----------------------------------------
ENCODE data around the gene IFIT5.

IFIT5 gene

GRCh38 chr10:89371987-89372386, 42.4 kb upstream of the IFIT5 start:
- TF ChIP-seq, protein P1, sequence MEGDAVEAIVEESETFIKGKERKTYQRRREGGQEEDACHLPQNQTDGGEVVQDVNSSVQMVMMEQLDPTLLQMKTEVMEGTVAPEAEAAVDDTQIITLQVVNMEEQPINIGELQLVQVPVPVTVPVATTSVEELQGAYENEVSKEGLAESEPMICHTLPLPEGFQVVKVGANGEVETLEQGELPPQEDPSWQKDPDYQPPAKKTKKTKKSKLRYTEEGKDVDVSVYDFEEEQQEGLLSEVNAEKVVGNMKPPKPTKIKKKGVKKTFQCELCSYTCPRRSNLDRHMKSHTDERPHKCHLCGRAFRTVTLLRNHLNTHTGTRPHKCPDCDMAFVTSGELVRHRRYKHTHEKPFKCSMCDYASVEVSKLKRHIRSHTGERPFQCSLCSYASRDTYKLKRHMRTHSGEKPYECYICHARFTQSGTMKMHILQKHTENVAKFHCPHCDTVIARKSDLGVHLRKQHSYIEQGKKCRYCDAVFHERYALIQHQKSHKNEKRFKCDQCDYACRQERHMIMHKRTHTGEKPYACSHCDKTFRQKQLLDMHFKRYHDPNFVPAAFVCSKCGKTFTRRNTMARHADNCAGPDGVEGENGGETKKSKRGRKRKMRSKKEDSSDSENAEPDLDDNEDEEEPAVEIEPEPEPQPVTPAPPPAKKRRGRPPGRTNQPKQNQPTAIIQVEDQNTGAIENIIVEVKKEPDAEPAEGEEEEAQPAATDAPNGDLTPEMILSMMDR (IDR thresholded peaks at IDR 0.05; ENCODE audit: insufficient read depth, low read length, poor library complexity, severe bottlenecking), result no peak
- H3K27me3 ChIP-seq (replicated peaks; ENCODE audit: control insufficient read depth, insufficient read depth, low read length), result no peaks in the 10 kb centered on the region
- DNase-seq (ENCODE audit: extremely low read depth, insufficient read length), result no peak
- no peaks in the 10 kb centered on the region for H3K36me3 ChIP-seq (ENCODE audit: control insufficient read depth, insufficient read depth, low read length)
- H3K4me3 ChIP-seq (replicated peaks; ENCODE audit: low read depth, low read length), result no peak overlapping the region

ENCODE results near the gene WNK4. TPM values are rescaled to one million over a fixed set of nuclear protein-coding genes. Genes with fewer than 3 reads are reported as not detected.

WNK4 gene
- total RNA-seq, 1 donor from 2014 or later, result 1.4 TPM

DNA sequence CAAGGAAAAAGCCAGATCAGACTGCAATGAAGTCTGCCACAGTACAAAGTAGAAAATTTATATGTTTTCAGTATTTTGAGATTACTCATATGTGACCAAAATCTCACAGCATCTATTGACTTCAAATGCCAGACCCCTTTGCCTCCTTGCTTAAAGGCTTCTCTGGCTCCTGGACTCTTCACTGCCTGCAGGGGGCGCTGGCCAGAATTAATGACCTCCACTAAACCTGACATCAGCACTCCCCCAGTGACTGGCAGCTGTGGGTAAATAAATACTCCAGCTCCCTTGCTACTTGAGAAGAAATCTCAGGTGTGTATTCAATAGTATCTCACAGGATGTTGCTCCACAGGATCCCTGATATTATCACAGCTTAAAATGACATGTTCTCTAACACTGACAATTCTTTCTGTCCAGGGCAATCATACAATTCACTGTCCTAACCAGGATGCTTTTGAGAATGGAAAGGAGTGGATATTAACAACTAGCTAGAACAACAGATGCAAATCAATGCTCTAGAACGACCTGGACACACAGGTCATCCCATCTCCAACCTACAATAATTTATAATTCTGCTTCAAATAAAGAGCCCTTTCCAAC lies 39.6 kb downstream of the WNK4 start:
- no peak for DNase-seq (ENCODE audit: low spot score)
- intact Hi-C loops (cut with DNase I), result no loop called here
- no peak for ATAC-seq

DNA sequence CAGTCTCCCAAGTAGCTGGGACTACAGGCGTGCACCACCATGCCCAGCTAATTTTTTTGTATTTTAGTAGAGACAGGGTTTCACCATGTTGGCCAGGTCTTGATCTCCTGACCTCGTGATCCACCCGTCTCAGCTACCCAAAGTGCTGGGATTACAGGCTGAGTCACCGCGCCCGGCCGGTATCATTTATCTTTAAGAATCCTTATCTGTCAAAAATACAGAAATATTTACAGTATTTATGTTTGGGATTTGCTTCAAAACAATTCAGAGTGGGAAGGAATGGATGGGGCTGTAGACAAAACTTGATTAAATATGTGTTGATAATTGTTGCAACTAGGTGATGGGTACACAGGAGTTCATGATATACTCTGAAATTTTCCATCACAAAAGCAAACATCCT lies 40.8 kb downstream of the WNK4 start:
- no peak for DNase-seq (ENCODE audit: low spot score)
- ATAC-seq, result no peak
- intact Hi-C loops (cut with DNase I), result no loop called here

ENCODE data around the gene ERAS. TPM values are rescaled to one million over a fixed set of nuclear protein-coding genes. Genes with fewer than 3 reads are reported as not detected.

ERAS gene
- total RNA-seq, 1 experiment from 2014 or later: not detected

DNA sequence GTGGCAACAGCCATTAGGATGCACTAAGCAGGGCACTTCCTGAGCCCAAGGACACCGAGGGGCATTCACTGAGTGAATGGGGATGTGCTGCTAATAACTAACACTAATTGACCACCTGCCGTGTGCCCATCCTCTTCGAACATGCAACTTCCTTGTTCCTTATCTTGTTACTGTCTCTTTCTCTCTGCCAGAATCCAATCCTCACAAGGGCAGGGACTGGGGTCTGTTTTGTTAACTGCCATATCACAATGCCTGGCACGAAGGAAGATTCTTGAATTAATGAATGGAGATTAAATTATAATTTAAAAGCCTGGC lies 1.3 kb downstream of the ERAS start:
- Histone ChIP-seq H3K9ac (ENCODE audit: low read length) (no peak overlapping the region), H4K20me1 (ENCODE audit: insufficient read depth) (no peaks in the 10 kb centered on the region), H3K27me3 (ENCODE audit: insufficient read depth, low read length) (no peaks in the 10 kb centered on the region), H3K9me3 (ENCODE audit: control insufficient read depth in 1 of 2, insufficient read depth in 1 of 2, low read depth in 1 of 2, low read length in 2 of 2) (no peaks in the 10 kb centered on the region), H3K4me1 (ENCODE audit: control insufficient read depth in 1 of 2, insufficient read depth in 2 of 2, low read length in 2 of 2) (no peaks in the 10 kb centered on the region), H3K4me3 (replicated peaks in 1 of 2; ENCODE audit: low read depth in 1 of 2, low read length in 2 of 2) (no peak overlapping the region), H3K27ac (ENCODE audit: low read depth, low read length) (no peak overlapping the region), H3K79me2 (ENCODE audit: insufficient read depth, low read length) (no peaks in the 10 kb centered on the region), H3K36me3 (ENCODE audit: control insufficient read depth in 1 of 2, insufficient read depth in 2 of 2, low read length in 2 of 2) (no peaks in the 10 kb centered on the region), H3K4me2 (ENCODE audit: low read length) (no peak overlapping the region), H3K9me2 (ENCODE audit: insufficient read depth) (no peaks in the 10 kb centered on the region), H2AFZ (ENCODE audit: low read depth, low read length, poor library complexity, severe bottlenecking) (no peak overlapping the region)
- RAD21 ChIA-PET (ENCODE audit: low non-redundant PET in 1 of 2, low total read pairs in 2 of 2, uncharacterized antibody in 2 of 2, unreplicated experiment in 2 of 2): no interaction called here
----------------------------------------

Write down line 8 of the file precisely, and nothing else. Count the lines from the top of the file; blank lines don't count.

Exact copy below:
- H3K4me3 ChIP-seq (replicated peaks; ENCODE audit: low read depth, low read length), result no peak overlapping the region